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A total of 250 pages of email messages — which, The Times reports, suggest that Anschutz Entertainment Group was aware of Jackson’s mental state in the days leading up to his death on June 25, 2009 — were leaked as two lawsuits ready for trial next year: The shows’ insurers, Lloyd’s of London, have claimed that AEG gave false claims about the singer’s health when seeking a $17.5 million policy, while Jackson’s heirs have filed a wrongful-death suit claiming that AEG pressured him into the 50-show tour in London despite knowing he was too weak to perform.
Even before AEG executives met with Jackson in September 2008, they had their doubts about the superstar and were seeking insurance to cover any potential losses if the shows fell through, according to the emails.
In a message detailing strategy for the first meeting, AEG Live exec Paul Gongaware, who knew Jackson, advised colleagues to wear casual clothing because “MJ is distrustful of people in suits.”
While AEG estimated that a world tour could pull in $132 million for Jackson, “This is not a number that MJ will want to hear. He thinks he is so much bigger than that,” Gongaware wrote, suggesting they talk only in terms of potential grosses.
Jackson signed the deal in January 2009, promising a “first-class performance.” If he reneged, AEG would take control of Jackson’s company and recoup its money off the income from his music catalogs.
AEG planned a March news conference to announce the comeback shows. But Jackson disappeared as the date approached.
“We are holding all the risk,” Gongaware wrote to music promoter Randy Phillips. “We let Mikey know just what this will cost him in terms of him making money. … We cannot be forced into stopping this, which MJ will try to do because he is lazy and constantly changes his mind to fit his immediate wants.”
While AEG execs publicly said Jackson was very “healthy,” “sane” and “focused,” behind the scenes, his actions suggested otherwise, according to the emails. Jackson did make it to London for the March news conferences, but Phillips reportedly told AEG president Tim Leiweke in a series of emails that Jackson was intoxicated and didn’t want to leave his hotel suite. Phillips and Jackson’s manager were forced to dress the singer, who arrived 90 minutes late to the event.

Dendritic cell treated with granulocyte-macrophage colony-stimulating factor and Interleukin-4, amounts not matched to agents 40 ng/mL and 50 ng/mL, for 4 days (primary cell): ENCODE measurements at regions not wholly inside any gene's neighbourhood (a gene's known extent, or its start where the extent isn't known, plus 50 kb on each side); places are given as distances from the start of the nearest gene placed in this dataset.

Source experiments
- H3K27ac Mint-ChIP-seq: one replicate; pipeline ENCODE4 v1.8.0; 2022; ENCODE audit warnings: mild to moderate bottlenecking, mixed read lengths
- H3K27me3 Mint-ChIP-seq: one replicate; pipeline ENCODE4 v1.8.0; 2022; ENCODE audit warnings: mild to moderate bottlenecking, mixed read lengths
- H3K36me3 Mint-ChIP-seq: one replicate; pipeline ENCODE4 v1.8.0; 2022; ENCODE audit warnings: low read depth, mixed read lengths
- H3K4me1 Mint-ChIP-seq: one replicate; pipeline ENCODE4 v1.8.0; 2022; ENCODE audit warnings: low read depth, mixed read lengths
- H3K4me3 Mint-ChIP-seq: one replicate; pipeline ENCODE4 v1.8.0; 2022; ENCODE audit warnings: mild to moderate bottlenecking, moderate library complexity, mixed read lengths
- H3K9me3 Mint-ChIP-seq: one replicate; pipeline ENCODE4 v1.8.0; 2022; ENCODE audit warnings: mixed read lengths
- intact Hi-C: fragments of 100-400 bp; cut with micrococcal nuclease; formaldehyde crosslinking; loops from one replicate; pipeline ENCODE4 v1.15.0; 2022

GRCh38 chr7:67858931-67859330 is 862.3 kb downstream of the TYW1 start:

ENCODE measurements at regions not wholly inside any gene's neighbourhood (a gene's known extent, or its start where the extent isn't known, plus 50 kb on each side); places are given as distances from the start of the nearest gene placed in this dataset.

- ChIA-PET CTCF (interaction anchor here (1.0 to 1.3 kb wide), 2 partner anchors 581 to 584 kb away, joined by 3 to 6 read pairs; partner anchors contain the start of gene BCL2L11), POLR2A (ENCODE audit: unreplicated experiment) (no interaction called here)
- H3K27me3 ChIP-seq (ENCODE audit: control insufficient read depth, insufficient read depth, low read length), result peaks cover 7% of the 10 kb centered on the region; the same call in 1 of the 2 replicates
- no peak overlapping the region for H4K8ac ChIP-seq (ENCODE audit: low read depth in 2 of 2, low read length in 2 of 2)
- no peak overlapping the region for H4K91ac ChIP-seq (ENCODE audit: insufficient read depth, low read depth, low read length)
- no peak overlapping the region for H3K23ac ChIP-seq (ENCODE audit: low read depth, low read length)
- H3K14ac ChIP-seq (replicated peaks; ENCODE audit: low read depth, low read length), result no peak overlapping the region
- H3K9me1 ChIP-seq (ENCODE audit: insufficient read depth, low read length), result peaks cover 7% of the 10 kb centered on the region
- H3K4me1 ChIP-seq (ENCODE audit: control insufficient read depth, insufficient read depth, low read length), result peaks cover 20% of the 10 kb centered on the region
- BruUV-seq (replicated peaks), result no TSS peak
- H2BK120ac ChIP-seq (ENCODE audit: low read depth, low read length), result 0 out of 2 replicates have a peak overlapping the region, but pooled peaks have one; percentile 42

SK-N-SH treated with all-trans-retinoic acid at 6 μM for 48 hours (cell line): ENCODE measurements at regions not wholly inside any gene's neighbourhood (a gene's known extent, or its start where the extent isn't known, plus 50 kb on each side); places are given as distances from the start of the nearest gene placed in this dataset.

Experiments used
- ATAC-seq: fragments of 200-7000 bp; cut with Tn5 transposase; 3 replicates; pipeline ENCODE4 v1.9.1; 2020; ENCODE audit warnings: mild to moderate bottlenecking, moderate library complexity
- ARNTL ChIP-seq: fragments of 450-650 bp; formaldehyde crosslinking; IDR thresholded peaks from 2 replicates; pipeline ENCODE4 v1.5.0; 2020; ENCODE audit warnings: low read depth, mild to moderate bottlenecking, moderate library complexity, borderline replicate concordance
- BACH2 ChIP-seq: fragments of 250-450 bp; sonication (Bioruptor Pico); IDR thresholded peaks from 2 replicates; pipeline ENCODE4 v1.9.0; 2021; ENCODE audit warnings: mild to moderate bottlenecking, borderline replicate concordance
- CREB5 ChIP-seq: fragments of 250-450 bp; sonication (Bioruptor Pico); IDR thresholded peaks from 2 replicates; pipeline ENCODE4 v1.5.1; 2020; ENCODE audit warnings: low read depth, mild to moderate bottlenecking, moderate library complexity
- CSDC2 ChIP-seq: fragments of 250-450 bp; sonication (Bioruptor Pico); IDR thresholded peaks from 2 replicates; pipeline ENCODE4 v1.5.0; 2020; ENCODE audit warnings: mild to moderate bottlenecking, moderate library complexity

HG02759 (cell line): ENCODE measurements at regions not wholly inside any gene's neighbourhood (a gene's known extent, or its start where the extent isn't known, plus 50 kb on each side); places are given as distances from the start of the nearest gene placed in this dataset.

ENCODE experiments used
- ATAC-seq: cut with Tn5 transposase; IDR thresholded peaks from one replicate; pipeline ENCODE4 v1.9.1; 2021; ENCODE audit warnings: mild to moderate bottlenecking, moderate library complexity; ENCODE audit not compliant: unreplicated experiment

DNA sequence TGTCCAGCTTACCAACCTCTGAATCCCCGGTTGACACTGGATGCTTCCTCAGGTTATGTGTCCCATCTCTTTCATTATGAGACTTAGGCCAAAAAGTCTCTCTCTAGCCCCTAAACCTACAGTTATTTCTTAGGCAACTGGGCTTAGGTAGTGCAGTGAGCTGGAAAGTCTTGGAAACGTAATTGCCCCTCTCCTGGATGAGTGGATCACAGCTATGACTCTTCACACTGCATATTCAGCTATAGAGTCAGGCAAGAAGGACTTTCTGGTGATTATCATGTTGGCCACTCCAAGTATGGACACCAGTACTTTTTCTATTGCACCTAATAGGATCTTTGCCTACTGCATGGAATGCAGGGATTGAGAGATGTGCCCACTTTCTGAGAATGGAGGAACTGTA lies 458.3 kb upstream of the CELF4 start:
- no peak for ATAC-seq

“He is scared to death,” Phillips wrote to Leiweke.
An AEG attorney countered that Phillips was exaggerating and that Jackson was suffering from a case of “nerves.”
After rehearsals began, several individuals working with him started complaining that he was missing rehearsals, was slow to learn routines and would have to lip-sync some songs.
“MJ is not in shape enough yet to sing this stuff live and dance at the same time,” the show’s musical director wrote.
After a week of missed rehearsals, he showed up June 19 too weak to take part.
Wrote one production manager: “He was a basket case. Doubt is pervasive.”
“We have a real problem here,” Phillips wrote to Leiweke.
Kenny Ortega, the director of the show who had known Jackson for 20 years, told Phillips that the singer needed professional help.
“There are strong signs of paranoia, anxiety and obsessive-like behavior,” he wrote. “I think the very best thing we can do is get a top Psychiatrist in to evaluate him ASAP. It is like there are two people there. One (deep inside) trying to hold on to what he was and still can be and not wanting us to quit him, the other in this weakened and troubled state. I believe we need professional guidance in this matter.”
A lawyer for AEG told The Times that, in response, execs began monitoring rehearsals and consulting the singer and his doctor, both of whom insisted that he was fine.
Meanwhile, Lloyd’s of London wanted AEG to have a doctor give Jackson a complete medical examination before it would expand its policy to include illness and death. The company wanted five years of medical records, including information about the singer’s fitness program and responses to media reports about his health.
“Always with no response,” wrote a Lloyd’s underwriter.
AEG decided to ask Jackson’s personal physician, Conrad Murray, to gather the information.
On June 25, Murray replied that he had conferred with Jackson. “Authorization was denied,” he wrote, according to emails presented at Murray’s criminal trial.
Jackson was dead less than an hour later, the cause of death later being determined to be propofol intoxication after suffering a respiratory arrest. In November, Murray was convicted of involuntary manslaughter is serving a four-year sentence in prison.
AEG’s lawyers told The Times that none of the emails mentioned propofol and that AEG wasn’t aware that Murray was administering it to Jackson.
A week after Jackson’s death, AEG filed a claim for the entire $17.5 million insurance policy and said publicly that it had lost $35 million on the whole thing.
Still, the company made money off This Is It, a concert documentary produced about Jackson’s ill-fated comeback tour. The movie made more than $250 million worldwide.
“Michael’s death is a terrible tragedy, but life must go on. AEG will make a fortune from merch sales, ticket retention, the touring exhibition and the film/dvd,” Phillips wrote to a concert business colleague in August.
But, he added, “I still wish he was here!”
Lawyers for AEG told The Times that the messagse were incomplete and were leaked with the intention of portraying the company in a negative light.
“If you are in the creative arts business, you are going to be involved with individuals who have a great many problems,” an attorney said. “Michael Jackson was an adult and … it is supercilious to say he was unable to take care of his own affairs.”
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